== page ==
This is the second article in my series on Training Methodology. If you missed the first article on the Specificity of training, you can read that here. In that article I discussed how good programming over time requires consistent exposure to stresses that result in specific adaptations to training. In this article I will discuss how the exercises are planned over time with a method called Periodization.
Periodization is the process of systematically organizing, planning, and executing training to achieve peak performance. In order to program successfully, strength coaches must understand and apply appropriate training stimuli at different points in time throughout a program. This strategic planning puts athletes in the best position possible to see positive results. There are many different ways to periodize a program and I will not begin to suggest that my way is better than another. It is an incredibly complicated process that continues to grow and adapt as we learn more in more about how the human body reacts to different training stimuli. Although there are many ways to periodize a program, there are a few tenets of strength training that cannot be ignored.
Hypertrophy is a fancy word used to describe the increase in muscle tissue size. A good strength and conditioning program should spend a considerable amount of time working on hypertrophy. This is because a bigger muscle (especially in terms of cross sectional area) always has the potential to be stronger than a smaller muscle. This does not necessarily mean the bigger muscle is stronger, just that the potential is there (more on this when we get to the strength part). Because of this, most programs spend a good amount of time making the muscle bigger before they focus on making the muscle stronger. We can control how the muscle adapts to training (getting bigger as opposed to stronger) by manipulating intensity, reps, and rest.
During the hypertrophy phase of training we generally want to focus on high reps and lower weight. The rep scheme should be in the 6-12 rep range and the weight should be “lower” compared to the weights we use during strength training (reps of 5-1). I don’t like to use the word “light” when referring to the weight used during hypertrophy training. The weight should not be light, just lower than what we would use for smaller sets. You should be using weights that are challenging in the 6-12 rep range. As a matter of fact, if your doing back squats for sets of 10, the last 3 reps should feel like your head is going to explode and the potential for defecating in your gym shorts is probable. If you just breeze through your last set while explaining to Marcy that your trip to the DMV was less than timely, you won’t be seeing “gainzzz” anytime soon.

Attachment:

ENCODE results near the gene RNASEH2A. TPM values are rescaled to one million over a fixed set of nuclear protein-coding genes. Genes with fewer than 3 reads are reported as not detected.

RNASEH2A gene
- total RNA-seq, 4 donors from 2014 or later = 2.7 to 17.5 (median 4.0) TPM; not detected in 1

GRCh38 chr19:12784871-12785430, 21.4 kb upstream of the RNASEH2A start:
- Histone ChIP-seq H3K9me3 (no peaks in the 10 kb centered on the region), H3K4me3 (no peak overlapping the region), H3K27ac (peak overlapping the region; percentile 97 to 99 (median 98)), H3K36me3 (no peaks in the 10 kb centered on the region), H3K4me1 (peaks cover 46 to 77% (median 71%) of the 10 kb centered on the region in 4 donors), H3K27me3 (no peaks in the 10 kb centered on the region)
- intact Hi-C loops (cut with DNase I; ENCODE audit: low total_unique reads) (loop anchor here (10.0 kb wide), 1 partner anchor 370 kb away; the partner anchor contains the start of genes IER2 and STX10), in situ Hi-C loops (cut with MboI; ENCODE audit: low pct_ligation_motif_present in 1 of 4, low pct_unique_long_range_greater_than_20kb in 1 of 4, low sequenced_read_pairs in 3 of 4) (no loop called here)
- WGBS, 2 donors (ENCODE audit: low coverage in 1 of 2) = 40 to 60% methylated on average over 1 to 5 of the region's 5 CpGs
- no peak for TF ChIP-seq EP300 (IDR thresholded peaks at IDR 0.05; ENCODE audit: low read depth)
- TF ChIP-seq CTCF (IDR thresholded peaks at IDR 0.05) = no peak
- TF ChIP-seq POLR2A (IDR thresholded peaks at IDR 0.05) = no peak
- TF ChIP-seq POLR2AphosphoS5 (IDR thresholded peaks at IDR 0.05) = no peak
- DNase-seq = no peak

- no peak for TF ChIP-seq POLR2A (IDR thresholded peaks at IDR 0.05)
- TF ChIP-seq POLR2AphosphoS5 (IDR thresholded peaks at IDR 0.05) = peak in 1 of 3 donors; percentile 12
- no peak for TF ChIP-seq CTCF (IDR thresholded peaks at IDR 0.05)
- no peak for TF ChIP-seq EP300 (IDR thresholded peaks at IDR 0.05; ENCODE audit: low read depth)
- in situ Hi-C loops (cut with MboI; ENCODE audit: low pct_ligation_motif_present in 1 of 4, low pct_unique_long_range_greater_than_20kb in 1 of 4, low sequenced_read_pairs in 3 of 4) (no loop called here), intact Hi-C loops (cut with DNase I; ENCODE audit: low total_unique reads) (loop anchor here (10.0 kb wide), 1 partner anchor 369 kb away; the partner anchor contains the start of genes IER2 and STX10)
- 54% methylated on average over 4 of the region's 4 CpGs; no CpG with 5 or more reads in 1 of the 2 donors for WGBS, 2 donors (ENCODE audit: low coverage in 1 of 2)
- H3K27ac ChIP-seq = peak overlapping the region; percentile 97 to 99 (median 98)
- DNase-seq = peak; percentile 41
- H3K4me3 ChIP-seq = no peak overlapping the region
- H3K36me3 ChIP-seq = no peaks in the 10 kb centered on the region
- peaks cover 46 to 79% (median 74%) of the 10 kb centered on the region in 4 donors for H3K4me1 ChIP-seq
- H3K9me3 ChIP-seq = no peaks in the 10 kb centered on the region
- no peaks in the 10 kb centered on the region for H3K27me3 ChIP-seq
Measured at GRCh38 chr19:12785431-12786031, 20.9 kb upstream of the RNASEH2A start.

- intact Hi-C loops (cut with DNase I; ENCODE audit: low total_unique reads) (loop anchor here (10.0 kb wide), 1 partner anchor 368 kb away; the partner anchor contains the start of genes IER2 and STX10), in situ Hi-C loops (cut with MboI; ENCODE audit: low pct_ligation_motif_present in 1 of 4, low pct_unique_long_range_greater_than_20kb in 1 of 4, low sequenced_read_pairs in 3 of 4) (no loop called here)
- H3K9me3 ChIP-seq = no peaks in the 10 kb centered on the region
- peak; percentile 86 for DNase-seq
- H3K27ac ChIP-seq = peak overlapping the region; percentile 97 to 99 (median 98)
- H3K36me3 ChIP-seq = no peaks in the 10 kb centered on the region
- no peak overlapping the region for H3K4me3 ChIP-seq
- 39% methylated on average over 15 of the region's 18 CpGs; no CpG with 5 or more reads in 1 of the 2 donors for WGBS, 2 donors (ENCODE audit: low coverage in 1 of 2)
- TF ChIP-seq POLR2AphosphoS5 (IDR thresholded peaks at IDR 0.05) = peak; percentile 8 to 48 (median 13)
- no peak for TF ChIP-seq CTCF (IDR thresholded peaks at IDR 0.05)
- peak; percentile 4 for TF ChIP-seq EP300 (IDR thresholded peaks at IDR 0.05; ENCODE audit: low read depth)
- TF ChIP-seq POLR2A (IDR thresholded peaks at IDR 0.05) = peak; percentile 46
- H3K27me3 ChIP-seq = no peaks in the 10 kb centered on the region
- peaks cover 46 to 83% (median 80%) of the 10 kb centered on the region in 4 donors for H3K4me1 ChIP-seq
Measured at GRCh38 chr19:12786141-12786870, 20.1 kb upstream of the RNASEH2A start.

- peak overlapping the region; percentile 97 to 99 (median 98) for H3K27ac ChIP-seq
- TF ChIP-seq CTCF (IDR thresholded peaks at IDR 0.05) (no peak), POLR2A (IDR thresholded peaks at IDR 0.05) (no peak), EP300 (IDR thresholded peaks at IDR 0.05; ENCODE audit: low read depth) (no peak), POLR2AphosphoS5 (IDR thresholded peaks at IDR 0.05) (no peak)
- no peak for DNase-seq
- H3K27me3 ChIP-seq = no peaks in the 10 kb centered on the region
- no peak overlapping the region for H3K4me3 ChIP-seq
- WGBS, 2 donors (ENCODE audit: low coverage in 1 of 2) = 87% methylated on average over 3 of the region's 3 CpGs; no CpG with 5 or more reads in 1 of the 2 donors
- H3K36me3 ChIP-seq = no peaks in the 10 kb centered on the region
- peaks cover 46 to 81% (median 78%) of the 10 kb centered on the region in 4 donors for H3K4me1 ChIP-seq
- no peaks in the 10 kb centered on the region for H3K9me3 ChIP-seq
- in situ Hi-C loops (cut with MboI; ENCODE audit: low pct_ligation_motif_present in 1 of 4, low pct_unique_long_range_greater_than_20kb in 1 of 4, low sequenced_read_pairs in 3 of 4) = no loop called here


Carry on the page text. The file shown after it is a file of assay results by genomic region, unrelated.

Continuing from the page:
In addition to high reps the hypertrophy phase is also characterized by short rest periods. I often see guys at the gym do a tough set of high reps in any given exercise before they sit around and talk for ten minutes between sets. This won’t get those biceps the size you want them to get. Rest should be 1 to 2 minutes between sets or less. In other words, hypertrophy training should be some of the most miserable shit you do all day. That’s why I love it so much. Slobby.
It should be noted that some programs may skip over or shorten the hypertrophy phase if they are worried about getting to large. An example might be weight class sports like MMA or wrestling. Spending more time training strength may be ideal to keep size down and maximize muscle strength. With this in mind, it does not mean that you will automatically get huge spending time doing hypertrophy training, especially if you are a woman. A common misconception among women is that they will get huge and look like a dude after weight training. Unless you are a a woman that frequent uses of anabolic steroids, this will not happen. This is primarily because of drastic hormonal differences in men and women.The hypertrophy will happen in all the right places and you will predominantly lose unwanted body fat making you dead sexy in the process.